Saturday, April 9, 2011

Critical Hits and You

In our Northern Reaches campaign we have been playing double rolled damage on a critical hit. That was an extension of how I played AD&D and AD&D 2nd Ed. back in the day. If you rolled snake-eyes for your dmg that was just too bad.

[On a critical miss I have the players must roll on a custom table to see what happens. Formerly, I had monsters roll double damage but it just killed way too many PCs so I dropped the critical hit/miss option for them]

I'm curious, how do you play critical hits/misses in your old school game?

9 comments:

  1. Over the years in 1e, 2e, and more recently various flavors of Basic, we've tried roll double damage, damage roll x2, and immediately roll another attack (which itself can score another critical). Our favorite was the last. These days, however, we don't use criticals.

    As for critical misses, we've tried all sorts of stuff including dropped weapon, free attack by opponent, no attack next round, weapon damaged unless a saving throw is made, and roll on a table for specific problem.

    We've never really liked any of them and gave them up long before we gave up critical hits.

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  2. The attack deals maximum damage.

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  3. These days? No critical hits.

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  4. For us it's x2 or x3 damage depending on the weapon.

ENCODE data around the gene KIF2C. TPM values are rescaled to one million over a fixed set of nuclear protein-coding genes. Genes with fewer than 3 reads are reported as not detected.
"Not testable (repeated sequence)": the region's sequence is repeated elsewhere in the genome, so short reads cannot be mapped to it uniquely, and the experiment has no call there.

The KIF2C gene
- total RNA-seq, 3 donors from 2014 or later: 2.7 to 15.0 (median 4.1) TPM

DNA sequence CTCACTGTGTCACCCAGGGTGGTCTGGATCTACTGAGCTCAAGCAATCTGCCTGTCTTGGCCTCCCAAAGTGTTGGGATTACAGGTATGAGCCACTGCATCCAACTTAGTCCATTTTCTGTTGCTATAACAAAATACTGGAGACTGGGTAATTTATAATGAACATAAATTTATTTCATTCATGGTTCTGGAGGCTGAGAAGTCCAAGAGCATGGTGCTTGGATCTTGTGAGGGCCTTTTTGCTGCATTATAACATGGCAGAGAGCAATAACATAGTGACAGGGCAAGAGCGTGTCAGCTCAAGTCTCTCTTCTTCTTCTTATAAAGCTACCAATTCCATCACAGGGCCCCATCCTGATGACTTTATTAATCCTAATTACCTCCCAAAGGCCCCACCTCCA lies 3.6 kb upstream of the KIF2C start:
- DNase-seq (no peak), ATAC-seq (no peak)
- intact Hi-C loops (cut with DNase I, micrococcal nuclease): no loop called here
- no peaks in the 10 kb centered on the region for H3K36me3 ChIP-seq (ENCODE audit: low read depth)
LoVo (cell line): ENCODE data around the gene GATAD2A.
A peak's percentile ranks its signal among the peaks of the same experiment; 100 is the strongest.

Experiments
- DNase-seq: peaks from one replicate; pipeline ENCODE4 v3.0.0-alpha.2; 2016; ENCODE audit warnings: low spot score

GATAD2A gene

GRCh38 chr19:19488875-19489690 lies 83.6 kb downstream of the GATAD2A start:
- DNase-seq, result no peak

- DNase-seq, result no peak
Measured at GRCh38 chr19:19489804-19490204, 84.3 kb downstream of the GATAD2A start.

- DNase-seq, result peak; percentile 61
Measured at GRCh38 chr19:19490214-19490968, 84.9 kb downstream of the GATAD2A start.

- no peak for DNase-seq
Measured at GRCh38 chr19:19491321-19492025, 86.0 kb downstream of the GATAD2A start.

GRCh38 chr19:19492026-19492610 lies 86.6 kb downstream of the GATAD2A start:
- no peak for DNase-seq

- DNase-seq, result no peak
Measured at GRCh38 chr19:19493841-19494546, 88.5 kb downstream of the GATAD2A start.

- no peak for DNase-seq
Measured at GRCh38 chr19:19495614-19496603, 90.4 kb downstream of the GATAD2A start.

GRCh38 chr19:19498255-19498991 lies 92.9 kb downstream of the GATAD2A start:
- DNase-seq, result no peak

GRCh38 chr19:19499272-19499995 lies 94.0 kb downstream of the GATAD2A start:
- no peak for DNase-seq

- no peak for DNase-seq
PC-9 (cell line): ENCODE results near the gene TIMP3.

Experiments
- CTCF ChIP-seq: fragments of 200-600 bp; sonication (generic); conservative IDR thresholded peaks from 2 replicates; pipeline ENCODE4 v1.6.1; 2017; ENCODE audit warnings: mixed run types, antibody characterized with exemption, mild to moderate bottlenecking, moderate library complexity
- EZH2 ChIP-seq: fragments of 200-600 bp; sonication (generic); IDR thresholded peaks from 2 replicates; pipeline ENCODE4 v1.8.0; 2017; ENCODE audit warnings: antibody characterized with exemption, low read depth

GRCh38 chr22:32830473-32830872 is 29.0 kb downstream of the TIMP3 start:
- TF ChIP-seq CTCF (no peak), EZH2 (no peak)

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  5. I'm not feeling the max damage because it doesn't involve rolling dice (and the fun and anticipation that goes along with it). I'm also not huge on rolling more "to hit" dice after rolling a natural 20.

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  6. We do Max dmg plus another roll. Seems to work pretty well. Critical fails are subject to the DM's whimsy.

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  7. I use a rule I got from the jrients blog: a 20 by a PC against an NPC kills that NPC (I'm tough on PCs in most other ways). I don't use critical misses.

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  8. I think critical misses are what truly makes the game fun. It's not telling the stories of your success', but your failures. Our rule is: on a 1, roll to save, success means nothing happens, failure means something terrible! In my first campaign DMing (in about 17 years!) the party's very first encounter was in a dungeon room filled with sleeping goblins. The ranger decided to sneak in (successfully), and rather than kill one outright with melee, opted to skewer one with her arrow from 5 feet away. The first combat roll of the campaign: 1. Followed by another 1 for a save. So, she narrowly missed it, hit a metal goblet next to it, spinning the goblet into the air, and fell clanging to the stone floor, awakening the entire room.

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